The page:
Optimising the 5 Steps of the Consumer Buying Process

With the exception of impulse purchases, most shoppers give a lot of consideration to the products they buy. In fact, 81% of them conduct product research online before they make a significant purchase. 

Brands that engage these consumers at an early stage stand apart from their competitors. By following the consumer buying process, it’s easy to reach these shoppers long before they make a purchase. Here’s what you need to know. 

What is the consumer buying process? 

The consumer buying process is a series of steps that each consumer takes when they make a purchase. It includes five stages: 

  • Problem recognition 
  • Information gathering 
  • Evaluation 
  • Purchase 
  • Post-purchase evaluation 

Brands should be familiar with all five stages of consumer buying so that they can effectively engage shoppers. This will also allow them to streamline each step so that more people reach the point of conversion – and perhaps even brand loyalty or evangelism. 

How to optimise each step in the consumer buying process 

As more and more shoppers move online, the consumer journey continues to evolve. To reach people during the buyer decision process, brands need to develop new digital channels, adjust to cutting edge technology and create a better customer experience. 

Here’s how they can do this at each stage of the consumer buying process. 

1. Problem recognition 

Before consumers ever consider making a purchase, they must first have a want or need. 

Often, consumers will know the problem exists and brands simply need to present their product as the solution. For example, everyone knows bathrooms get dirty so bleach brands simply need to build awareness of their product lines and explain why they’re worth buying. 

Other times, consumers might not even realise that a problem exists. For example, they may not know that they pay too much for insurance or that their makeup contains parabens. In this case, brands would need to highlight the problem, as well as the solution that their product provides.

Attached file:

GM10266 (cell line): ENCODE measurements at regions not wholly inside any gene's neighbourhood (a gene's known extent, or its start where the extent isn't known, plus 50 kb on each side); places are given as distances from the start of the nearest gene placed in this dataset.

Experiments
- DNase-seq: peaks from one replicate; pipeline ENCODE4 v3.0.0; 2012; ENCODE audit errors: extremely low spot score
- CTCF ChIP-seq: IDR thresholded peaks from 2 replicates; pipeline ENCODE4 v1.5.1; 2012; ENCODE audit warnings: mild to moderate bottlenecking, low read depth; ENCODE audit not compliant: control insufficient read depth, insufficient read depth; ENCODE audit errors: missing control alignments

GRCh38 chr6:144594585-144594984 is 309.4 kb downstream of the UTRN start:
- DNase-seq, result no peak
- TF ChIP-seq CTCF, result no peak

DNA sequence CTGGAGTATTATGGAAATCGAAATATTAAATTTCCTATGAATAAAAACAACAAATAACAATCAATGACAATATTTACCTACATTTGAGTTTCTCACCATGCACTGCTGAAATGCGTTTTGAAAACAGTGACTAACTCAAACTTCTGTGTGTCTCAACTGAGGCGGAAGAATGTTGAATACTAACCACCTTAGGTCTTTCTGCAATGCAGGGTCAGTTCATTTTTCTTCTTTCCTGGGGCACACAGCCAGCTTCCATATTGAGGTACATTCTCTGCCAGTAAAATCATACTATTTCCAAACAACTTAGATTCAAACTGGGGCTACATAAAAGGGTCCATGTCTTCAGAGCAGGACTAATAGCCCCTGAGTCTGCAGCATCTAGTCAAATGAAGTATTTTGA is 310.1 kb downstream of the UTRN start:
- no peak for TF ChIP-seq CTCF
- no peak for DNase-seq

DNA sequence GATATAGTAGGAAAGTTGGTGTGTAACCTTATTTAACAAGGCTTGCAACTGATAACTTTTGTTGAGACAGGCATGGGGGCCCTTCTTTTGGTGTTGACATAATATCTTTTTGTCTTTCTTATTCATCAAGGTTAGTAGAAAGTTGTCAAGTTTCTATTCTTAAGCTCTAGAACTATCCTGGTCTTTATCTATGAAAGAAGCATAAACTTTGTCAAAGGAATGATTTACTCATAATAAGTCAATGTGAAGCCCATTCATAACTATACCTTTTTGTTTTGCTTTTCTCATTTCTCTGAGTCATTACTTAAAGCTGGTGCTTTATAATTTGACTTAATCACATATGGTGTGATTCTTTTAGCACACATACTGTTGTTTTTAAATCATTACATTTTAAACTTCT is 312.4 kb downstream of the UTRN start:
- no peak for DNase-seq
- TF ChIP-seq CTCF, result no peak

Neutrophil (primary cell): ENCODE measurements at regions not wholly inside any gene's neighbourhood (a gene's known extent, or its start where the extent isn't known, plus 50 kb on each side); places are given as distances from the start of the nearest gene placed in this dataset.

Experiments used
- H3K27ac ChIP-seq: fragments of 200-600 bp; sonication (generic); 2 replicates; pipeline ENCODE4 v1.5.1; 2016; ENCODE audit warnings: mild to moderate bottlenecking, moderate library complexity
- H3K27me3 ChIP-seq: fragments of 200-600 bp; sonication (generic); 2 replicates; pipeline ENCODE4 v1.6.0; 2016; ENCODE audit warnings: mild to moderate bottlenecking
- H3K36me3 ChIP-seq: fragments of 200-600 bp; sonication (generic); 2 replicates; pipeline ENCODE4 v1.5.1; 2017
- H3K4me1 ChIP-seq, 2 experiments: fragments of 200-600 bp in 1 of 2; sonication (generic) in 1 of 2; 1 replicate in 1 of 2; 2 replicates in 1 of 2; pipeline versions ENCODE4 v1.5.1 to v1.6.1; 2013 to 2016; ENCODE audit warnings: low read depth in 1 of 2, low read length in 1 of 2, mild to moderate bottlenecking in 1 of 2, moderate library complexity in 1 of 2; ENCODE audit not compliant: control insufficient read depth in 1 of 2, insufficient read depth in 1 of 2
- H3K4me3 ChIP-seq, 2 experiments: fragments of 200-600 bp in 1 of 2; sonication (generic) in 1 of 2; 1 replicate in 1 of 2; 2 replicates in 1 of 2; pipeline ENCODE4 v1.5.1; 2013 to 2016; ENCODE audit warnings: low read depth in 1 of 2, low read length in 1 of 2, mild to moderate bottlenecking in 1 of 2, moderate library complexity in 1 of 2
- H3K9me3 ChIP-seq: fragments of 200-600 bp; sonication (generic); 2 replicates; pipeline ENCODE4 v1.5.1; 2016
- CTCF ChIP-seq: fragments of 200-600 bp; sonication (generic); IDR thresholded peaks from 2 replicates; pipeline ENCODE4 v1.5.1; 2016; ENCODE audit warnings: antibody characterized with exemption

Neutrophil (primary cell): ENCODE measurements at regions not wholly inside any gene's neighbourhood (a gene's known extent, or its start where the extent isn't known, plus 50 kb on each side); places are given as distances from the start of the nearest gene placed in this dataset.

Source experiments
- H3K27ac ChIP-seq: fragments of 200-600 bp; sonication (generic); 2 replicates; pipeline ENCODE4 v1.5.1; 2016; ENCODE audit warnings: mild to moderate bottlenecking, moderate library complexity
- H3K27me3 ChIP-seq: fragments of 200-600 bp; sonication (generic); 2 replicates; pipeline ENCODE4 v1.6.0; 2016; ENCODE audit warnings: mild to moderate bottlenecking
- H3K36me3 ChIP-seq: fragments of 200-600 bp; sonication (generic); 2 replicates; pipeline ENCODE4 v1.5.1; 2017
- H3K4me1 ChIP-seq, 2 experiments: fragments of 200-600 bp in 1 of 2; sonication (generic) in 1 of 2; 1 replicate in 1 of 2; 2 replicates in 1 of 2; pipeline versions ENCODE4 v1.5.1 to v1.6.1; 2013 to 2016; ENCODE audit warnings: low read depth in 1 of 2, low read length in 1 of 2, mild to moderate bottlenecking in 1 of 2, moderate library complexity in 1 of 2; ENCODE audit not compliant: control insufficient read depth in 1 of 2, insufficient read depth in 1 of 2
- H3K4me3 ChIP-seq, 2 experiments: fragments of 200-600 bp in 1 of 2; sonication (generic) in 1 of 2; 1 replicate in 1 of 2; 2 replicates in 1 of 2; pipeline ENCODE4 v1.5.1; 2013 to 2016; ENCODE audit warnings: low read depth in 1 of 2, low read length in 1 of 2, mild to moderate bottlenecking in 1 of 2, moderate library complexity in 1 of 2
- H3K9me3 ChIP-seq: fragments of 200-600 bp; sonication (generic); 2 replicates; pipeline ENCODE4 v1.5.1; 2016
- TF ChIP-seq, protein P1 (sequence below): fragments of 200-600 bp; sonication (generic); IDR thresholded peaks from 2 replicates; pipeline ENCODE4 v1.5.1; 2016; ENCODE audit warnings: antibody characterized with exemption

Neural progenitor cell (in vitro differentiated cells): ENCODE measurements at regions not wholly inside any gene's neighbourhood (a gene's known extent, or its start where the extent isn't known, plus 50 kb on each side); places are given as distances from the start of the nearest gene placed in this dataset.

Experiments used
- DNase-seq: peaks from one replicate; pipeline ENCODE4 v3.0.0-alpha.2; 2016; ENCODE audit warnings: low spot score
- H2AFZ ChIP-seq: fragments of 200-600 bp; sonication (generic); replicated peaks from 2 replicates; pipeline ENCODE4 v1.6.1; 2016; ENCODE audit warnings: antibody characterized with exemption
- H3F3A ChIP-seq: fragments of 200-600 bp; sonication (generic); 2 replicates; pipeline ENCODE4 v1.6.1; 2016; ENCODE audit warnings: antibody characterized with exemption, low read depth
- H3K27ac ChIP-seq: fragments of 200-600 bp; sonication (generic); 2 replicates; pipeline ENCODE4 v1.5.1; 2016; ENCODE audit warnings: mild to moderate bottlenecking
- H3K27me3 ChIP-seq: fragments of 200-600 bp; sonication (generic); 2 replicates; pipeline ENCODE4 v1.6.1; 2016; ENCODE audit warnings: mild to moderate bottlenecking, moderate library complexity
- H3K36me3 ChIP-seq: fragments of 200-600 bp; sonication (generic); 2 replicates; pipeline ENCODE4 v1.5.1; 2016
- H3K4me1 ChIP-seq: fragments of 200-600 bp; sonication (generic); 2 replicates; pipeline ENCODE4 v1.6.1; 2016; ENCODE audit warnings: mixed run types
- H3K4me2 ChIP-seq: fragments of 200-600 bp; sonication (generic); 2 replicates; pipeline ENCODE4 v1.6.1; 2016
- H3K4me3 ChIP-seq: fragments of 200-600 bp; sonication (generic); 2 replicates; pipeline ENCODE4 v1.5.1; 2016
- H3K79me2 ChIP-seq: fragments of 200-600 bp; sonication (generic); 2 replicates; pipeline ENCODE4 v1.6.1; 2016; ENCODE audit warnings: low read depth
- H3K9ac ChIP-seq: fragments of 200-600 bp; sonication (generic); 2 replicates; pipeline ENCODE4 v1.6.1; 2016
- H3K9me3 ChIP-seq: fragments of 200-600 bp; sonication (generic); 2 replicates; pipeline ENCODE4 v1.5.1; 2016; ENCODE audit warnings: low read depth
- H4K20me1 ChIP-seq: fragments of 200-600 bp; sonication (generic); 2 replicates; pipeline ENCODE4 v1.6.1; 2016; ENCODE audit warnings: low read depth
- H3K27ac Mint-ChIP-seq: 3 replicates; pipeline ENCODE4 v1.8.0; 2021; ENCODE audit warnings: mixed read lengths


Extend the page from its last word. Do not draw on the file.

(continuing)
Marketers should present their product as a hero that saves the day. When creating videos, ad copy and other content, follow this simple narrative and your message will stay with consumers throughout the rest of the buying process. 

2. Information gathering 

Once consumers know they have a problem, they will look for a way to resolve it. This is where product research comes in. 

If your brand awareness campaigns are effective, some shoppers will head straight to your website or search for your brand’s name. However, others will search for generic phrases related to their problem. 

According to recent data, 40% of shoppers still begin their product research on search engines, like Google and Bing. But 38% also use Amazon, while 35% search on other marketplaces like eBay and Etsy. Around a quarter of shoppers also conduct searches on social media and retailer sites. 

With this in mind, brands need to ensure they have an omnichannel presence, so information about their products is available wherever shoppers search. They should also conduct keyword research and undertake SEO activities to ensure they rank high in relevant search results. 

They can establish a visible presence on marketplaces by writing detailed product descriptions and building up positive reviews. To rank on Google, on the other hand, they should add great content to their website. This could include the likes of blog posts, videos, webinars, whitepapers and demos. 

However, getting to the top of search results takes time on all these platforms. So you may want to consider using sponsored ads to get there faster. 

3. Evaluating solutions 

Because the digital shelf offers such a broad range of options, shoppers will need to examine alternative products and compare solutions before they make a purchase.